7 Reasons to Visit Rwanda’s Volcanoes National Park
Founded in 1925 as Africa’s first national park, Volcanoes National Park in northwestern Rwanda is best known as a sanctuary for the region’s rare mountain gorillas.
And if that’s all the park had to offer, it would be enough. But Volcanoes National Park is also home to golden monkeys, rare birds, stunning crater lakes, and some of the most beautiful scenery imaginable.
Hiking Volcanoes National Park in Rwanda leads to beautiful views of surrounding mountains in the Virunga Range, such as this one of Mount Mikeno in neighboring Democratic Republic of Congo.
Hiking in Volcanoes National Park
Volcanoes National Park is home to five of the eight volcanoes of the Virunga Mountains, a chain formed by the Albertine Rift that runs through the Democratic Republic of Congo, Rwanda, and Uganda. This chain is beloved by hikers for its beautiful scenery and unique landscape.
Most of the volcanoes in the park are now extinct, but Bisoke remains active, with its most recent eruption in 1957. Its chances of erupting in any given year are only one in 425, however. Next to gorilla viewing, hiking to the top of Bisoke to see its beautiful crater lake, Lake Ngezi, is one of the most popular activities in the park. Because Bisoke is located toward the center of the Virungas, a visit to its peak offers one of the best views of the mountain chain.
Volcanoes National Park has several other hiking trails that pass through diverse scenery, including bamboo forests, open grassland, swamp, and heath. In addition to the Lake Ngezi trail, hikers can explore:
- Mount Karisimbi Trail—This trail ascends Africa’s fifth tallest mountain (14,787 feet!). This two-day hike, with overnight camping at an elevation of 12,139 feet, is a fun way to prepare for ascending Mount Kilimanjaro.
- Mount Muhabura Trail—This is a full day hike that offers views of lakes Burero and Ruhondo when you reach the top.
- Mount Gahinga Trail—Mount Gahinga is the shortest mountain in the park. This trail is good for fit people who want to challenge but do not have much experience hiking.
All hikes require an inexpensive permit and an approved guide.
A young mountain gorilla plays in the greenery at Volcanoes National Park, Rwanda.
Mountain Gorillas in Volcanoes National Park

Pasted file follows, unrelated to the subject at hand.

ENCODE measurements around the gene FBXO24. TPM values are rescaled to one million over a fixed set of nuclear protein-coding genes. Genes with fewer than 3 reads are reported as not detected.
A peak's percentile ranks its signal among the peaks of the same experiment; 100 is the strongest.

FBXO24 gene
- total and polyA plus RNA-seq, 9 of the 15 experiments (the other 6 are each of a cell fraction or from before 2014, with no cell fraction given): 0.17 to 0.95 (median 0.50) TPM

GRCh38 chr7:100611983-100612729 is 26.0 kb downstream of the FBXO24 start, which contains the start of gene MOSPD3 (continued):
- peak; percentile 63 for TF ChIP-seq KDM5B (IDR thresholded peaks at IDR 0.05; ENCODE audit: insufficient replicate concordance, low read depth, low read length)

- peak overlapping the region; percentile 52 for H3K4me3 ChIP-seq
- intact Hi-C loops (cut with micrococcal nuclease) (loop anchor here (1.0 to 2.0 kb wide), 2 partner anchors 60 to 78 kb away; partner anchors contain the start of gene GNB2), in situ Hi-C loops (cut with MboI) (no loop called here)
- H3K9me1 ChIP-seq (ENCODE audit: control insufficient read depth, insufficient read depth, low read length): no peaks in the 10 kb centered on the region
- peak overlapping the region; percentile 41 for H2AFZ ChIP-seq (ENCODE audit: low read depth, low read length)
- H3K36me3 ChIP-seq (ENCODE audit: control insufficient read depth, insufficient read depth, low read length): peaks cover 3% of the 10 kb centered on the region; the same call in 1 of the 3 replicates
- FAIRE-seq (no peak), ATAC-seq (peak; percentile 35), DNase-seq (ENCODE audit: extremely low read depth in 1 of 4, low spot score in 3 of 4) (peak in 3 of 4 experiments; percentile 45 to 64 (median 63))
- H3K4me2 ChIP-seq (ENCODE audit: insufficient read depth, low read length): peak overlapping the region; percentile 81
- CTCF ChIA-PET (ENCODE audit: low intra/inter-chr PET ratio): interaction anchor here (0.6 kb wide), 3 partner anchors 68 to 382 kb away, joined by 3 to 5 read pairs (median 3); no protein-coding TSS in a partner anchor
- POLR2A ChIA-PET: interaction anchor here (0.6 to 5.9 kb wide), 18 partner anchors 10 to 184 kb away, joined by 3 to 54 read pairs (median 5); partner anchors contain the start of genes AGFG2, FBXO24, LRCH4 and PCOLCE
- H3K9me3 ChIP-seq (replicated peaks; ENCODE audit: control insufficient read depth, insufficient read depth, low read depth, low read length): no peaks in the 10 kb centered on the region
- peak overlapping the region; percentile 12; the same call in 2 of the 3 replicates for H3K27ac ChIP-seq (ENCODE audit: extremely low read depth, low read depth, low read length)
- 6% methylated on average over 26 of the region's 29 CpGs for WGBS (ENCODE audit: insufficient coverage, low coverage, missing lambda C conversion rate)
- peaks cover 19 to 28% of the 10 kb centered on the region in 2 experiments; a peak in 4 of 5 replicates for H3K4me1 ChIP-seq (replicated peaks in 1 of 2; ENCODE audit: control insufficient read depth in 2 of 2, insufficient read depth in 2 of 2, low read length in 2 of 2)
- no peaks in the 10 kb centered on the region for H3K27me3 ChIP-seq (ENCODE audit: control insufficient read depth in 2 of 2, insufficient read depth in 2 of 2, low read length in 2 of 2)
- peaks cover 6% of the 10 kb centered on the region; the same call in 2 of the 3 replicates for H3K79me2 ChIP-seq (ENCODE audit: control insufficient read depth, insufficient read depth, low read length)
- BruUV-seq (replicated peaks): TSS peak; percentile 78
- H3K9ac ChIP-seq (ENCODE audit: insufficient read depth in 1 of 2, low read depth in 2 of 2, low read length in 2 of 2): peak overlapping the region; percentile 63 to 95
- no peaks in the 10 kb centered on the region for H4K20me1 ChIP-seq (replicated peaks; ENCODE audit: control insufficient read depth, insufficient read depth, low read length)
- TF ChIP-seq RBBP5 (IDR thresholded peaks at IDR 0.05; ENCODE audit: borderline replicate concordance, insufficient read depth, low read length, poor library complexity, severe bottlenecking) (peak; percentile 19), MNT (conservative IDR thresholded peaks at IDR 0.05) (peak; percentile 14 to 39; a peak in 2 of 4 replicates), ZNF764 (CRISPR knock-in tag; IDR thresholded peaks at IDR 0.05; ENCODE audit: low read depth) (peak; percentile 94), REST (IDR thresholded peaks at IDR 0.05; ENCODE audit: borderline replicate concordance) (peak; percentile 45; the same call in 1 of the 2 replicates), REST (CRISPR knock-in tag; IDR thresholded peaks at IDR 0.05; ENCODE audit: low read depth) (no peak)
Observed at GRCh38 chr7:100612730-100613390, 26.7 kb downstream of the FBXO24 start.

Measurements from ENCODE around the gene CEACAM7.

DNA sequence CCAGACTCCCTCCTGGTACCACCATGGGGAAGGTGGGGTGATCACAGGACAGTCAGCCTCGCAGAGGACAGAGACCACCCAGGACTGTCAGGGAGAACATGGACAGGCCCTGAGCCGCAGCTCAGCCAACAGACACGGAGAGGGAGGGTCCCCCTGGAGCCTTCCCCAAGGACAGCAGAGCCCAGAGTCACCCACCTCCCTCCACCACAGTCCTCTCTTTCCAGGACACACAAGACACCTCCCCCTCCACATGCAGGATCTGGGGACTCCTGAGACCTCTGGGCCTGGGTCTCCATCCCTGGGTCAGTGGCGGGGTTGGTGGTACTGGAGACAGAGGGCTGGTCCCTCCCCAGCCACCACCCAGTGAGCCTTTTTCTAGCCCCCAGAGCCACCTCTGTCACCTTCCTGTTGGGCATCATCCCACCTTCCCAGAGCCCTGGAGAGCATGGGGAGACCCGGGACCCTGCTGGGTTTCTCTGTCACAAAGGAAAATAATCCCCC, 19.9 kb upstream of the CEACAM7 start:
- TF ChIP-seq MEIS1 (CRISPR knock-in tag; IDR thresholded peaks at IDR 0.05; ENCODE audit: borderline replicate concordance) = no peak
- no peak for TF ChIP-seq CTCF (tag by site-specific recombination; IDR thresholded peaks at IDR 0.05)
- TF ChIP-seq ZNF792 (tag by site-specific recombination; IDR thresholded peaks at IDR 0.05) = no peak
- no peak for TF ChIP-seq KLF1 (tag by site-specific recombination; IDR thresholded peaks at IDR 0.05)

Volcanoes National Park is famous for its mountain gorillas. In 1981, only about 250 mountain gorillas were believed to survive in the wild. Today, that number has rebounded to more than 1,000, although they are still considered endangered.
Of the places where mountain gorillas can be seen, Volcanoes National Park is the closest to an international airport. Relative to the park’s size, it also has the most gorilla families that can be seen by visitors.
As of early 2022, Volcanoes National Park has 11 habituated families, according to the International Gorilla Conservation Program. “Habituated” means the gorilla family is in the “habit” of seeing humans and does not mind their presence. These are the mountain gorillas visitors can see on a visit to the park.
To see mountain gorillas, you must purchase a permit in advance of your visit. (If you travel with Ujuzi, we take care of that for you.) A park naturalist guides you through the park to find a habituated gorilla family and spend an hour with these incredible primates in their natural habitat. Read more about gorilla trekking.
Golden monkeys, like this adult and child, are very sociable and live in large groups in Volcanoes National Park, Rwanda.
Golden Monkeys in Volcanoes National Park
Golden monkeys are another prime attraction of the park. These monkeys are found only in the Virunga Mountains, and Volcanoes National Park is the easiest place to see them.
The park offers guided golden monkey treks. These animals are very entertaining to watch. They are highly sociable and hang out in large family groups ranging in size from 30 to about 80—so you are likely not to just see one golden monkey on your trek, but many. Once you find a family group, you spend an hour watching them eat, groom, and play.
White-tailed blue flycatchers are one of the many colorful birds that can be seen in Volcanoes National Park, Rwanda.
Birds and Other Wildlife of Volcanoes National Park
Because much of the park is heavily forested, it can be difficult to spot other mammals. But that makes it all the more delightful when you see one! Keep your eyes peeled for black-fronted duikers, Cape buffalos, bushpigs, spotted hyenas, and bushbucks.